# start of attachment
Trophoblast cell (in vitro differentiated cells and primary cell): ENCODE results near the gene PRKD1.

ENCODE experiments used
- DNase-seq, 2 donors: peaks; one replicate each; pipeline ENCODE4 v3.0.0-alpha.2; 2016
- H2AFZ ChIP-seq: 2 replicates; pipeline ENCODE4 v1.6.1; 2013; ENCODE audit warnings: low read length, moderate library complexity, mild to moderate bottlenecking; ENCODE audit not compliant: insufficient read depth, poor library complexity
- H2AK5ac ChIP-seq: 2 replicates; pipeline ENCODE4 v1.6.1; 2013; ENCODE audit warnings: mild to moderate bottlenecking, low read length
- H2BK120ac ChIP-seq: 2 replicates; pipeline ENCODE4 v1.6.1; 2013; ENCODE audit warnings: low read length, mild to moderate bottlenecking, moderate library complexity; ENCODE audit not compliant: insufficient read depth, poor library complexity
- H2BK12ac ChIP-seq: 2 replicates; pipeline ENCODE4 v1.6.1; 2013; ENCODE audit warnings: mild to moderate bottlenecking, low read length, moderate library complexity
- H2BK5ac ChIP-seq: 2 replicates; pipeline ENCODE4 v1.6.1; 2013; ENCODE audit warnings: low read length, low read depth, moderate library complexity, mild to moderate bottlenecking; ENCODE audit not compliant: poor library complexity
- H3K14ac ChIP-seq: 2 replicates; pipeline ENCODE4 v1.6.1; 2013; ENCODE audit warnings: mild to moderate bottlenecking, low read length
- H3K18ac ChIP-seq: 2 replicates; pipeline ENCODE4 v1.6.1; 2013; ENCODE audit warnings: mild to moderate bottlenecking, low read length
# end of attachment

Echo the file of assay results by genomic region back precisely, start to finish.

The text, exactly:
Trophoblast cell (in vitro differentiated cells and primary cell): ENCODE results near the gene PRKD1.

ENCODE experiments used
- DNase-seq, 2 donors: peaks; one replicate each; pipeline ENCODE4 v3.0.0-alpha.2; 2016
- H2AFZ ChIP-seq: 2 replicates; pipeline ENCODE4 v1.6.1; 2013; ENCODE audit warnings: low read length, moderate library complexity, mild to moderate bottlenecking; ENCODE audit not compliant: insufficient read depth, poor library complexity
- H2AK5ac ChIP-seq: 2 replicates; pipeline ENCODE4 v1.6.1; 2013; ENCODE audit warnings: mild to moderate bottlenecking, low read length
- H2BK120ac ChIP-seq: 2 replicates; pipeline ENCODE4 v1.6.1; 2013; ENCODE audit warnings: low read length, mild to moderate bottlenecking, moderate library complexity; ENCODE audit not compliant: insufficient read depth, poor library complexity
- H2BK12ac ChIP-seq: 2 replicates; pipeline ENCODE4 v1.6.1; 2013; ENCODE audit warnings: mild to moderate bottlenecking, low read length, moderate library complexity
- H2BK5ac ChIP-seq: 2 replicates; pipeline ENCODE4 v1.6.1; 2013; ENCODE audit warnings: low read length, low read depth, moderate library complexity, mild to moderate bottlenecking; ENCODE audit not compliant: poor library complexity
- H3K14ac ChIP-seq: 2 replicates; pipeline ENCODE4 v1.6.1; 2013; ENCODE audit warnings: mild to moderate bottlenecking, low read length
- H3K18ac ChIP-seq: 2 replicates; pipeline ENCODE4 v1.6.1; 2013; ENCODE audit warnings: mild to moderate bottlenecking, low read length